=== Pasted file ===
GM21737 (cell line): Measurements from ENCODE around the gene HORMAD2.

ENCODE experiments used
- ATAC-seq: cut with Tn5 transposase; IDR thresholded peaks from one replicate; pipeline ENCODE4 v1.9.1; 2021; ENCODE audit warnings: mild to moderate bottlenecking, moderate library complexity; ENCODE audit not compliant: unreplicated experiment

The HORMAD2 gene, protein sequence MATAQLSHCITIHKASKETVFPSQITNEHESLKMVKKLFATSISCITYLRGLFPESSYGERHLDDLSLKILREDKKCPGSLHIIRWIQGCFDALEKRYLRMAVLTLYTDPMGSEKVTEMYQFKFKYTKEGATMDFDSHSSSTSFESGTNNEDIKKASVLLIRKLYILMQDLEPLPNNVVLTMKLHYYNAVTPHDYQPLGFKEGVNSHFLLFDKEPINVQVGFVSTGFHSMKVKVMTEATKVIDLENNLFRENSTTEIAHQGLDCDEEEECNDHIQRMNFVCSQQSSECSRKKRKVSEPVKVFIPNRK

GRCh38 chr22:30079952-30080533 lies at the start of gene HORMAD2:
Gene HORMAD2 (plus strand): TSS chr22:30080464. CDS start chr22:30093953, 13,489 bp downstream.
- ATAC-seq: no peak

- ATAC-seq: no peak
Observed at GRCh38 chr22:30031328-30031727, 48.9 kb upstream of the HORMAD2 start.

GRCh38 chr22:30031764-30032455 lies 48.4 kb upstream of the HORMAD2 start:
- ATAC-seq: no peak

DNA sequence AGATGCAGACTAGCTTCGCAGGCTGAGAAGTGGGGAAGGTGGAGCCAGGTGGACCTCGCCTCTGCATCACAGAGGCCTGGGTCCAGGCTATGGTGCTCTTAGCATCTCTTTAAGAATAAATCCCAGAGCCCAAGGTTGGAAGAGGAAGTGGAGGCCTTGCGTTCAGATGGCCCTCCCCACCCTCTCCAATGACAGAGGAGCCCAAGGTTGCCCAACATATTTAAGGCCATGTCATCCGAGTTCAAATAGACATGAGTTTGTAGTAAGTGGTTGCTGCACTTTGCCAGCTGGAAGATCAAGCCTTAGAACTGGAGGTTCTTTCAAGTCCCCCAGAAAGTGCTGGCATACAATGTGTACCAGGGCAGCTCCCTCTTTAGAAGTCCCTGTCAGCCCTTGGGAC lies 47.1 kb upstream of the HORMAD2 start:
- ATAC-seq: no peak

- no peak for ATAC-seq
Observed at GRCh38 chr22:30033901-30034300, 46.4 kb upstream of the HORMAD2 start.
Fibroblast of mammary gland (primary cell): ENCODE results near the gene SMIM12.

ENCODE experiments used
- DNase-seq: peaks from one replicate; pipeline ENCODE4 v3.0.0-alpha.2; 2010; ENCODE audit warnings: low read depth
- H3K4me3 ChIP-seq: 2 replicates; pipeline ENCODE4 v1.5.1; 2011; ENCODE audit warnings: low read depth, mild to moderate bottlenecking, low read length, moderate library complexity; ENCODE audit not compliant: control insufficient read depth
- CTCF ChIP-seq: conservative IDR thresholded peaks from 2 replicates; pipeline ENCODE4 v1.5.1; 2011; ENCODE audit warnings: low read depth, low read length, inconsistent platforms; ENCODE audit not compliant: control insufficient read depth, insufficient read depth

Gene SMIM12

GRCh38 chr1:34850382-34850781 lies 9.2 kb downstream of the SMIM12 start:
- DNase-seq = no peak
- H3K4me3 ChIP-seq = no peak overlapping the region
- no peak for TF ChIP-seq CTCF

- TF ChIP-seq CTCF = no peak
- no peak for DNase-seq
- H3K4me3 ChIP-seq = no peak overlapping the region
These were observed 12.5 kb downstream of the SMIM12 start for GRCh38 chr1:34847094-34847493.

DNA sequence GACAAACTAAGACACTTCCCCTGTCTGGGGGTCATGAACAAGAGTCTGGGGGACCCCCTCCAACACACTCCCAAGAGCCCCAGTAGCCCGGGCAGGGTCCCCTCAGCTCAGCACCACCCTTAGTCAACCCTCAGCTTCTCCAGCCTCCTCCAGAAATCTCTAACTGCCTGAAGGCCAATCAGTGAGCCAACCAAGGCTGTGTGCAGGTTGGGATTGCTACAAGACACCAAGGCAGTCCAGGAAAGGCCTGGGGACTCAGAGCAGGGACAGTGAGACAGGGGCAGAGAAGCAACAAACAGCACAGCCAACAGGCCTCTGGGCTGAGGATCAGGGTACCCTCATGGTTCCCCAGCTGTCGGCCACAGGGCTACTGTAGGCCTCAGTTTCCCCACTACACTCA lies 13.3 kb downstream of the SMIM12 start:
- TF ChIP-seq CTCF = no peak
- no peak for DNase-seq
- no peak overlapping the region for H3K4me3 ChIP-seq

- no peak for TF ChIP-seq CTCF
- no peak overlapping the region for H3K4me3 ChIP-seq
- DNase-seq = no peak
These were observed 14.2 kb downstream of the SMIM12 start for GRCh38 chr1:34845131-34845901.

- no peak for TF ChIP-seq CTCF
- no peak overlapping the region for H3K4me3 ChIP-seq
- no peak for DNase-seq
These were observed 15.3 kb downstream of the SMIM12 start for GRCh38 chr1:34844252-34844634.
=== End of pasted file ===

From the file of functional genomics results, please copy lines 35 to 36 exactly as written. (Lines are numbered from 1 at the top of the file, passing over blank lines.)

- no peak overlapping the region for H3K4me3 ChIP-seq
- DNase-seq = no peak